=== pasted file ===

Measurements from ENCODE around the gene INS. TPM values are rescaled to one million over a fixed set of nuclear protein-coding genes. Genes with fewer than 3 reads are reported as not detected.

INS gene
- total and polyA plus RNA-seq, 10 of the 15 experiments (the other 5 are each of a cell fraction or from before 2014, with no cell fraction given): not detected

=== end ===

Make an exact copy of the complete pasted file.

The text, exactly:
Measurements from ENCODE around the gene INS. TPM values are rescaled to one million over a fixed set of nuclear protein-coding genes. Genes with fewer than 3 reads are reported as not detected.

INS gene
- total and polyA plus RNA-seq, 10 of the 15 experiments (the other 5 are each of a cell fraction or from before 2014, with no cell fraction given): not detected